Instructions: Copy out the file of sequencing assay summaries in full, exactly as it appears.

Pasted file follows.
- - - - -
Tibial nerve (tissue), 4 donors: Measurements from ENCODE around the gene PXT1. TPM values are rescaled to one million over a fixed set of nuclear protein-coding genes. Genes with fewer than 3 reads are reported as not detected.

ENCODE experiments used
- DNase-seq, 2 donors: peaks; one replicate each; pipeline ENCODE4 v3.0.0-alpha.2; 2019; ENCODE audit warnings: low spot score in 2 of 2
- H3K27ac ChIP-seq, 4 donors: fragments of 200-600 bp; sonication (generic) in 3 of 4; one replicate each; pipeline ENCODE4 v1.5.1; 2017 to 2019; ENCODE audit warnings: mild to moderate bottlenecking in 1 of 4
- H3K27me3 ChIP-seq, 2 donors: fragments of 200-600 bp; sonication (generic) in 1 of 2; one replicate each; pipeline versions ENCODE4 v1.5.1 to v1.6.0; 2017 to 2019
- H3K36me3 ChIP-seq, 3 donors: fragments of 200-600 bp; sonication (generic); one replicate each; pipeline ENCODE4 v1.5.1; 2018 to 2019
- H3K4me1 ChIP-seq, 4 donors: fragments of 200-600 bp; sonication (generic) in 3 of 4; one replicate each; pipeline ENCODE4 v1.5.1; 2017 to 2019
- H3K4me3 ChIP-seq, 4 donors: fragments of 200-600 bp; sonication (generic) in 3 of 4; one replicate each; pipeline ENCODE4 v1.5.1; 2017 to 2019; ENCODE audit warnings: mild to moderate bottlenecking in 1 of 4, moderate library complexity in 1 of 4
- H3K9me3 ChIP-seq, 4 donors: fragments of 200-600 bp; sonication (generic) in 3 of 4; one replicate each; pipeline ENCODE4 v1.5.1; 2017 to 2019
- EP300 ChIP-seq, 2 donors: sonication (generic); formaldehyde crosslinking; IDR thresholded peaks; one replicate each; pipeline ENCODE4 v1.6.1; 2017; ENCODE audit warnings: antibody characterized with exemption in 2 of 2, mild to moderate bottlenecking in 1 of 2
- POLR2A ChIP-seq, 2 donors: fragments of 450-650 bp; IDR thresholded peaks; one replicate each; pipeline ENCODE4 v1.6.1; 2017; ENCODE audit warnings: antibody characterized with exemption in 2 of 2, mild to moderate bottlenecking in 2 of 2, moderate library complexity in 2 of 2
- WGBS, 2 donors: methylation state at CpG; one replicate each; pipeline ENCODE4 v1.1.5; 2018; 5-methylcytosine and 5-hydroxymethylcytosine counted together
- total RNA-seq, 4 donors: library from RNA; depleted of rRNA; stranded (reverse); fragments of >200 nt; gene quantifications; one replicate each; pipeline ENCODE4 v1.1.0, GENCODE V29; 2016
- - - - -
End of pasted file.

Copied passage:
Tibial nerve (tissue), 4 donors: Measurements from ENCODE around the gene PXT1. TPM values are rescaled to one million over a fixed set of nuclear protein-coding genes. Genes with fewer than 3 reads are reported as not detected.

ENCODE experiments used
- DNase-seq, 2 donors: peaks; one replicate each; pipeline ENCODE4 v3.0.0-alpha.2; 2019; ENCODE audit warnings: low spot score in 2 of 2
- H3K27ac ChIP-seq, 4 donors: fragments of 200-600 bp; sonication (generic) in 3 of 4; one replicate each; pipeline ENCODE4 v1.5.1; 2017 to 2019; ENCODE audit warnings: mild to moderate bottlenecking in 1 of 4
- H3K27me3 ChIP-seq, 2 donors: fragments of 200-600 bp; sonication (generic) in 1 of 2; one replicate each; pipeline versions ENCODE4 v1.5.1 to v1.6.0; 2017 to 2019
- H3K36me3 ChIP-seq, 3 donors: fragments of 200-600 bp; sonication (generic); one replicate each; pipeline ENCODE4 v1.5.1; 2018 to 2019
- H3K4me1 ChIP-seq, 4 donors: fragments of 200-600 bp; sonication (generic) in 3 of 4; one replicate each; pipeline ENCODE4 v1.5.1; 2017 to 2019
- H3K4me3 ChIP-seq, 4 donors: fragments of 200-600 bp; sonication (generic) in 3 of 4; one replicate each; pipeline ENCODE4 v1.5.1; 2017 to 2019; ENCODE audit warnings: mild to moderate bottlenecking in 1 of 4, moderate library complexity in 1 of 4
- H3K9me3 ChIP-seq, 4 donors: fragments of 200-600 bp; sonication (generic) in 3 of 4; one replicate each; pipeline ENCODE4 v1.5.1; 2017 to 2019
- EP300 ChIP-seq, 2 donors: sonication (generic); formaldehyde crosslinking; IDR thresholded peaks; one replicate each; pipeline ENCODE4 v1.6.1; 2017; ENCODE audit warnings: antibody characterized with exemption in 2 of 2, mild to moderate bottlenecking in 1 of 2
- POLR2A ChIP-seq, 2 donors: fragments of 450-650 bp; IDR thresholded peaks; one replicate each; pipeline ENCODE4 v1.6.1; 2017; ENCODE audit warnings: antibody characterized with exemption in 2 of 2, mild to moderate bottlenecking in 2 of 2, moderate library complexity in 2 of 2
- WGBS, 2 donors: methylation state at CpG; one replicate each; pipeline ENCODE4 v1.1.5; 2018; 5-methylcytosine and 5-hydroxymethylcytosine counted together
- total RNA-seq, 4 donors: library from RNA; depleted of rRNA; stranded (reverse); fragments of >200 nt; gene quantifications; one replicate each; pipeline ENCODE4 v1.1.0, GENCODE V29; 2016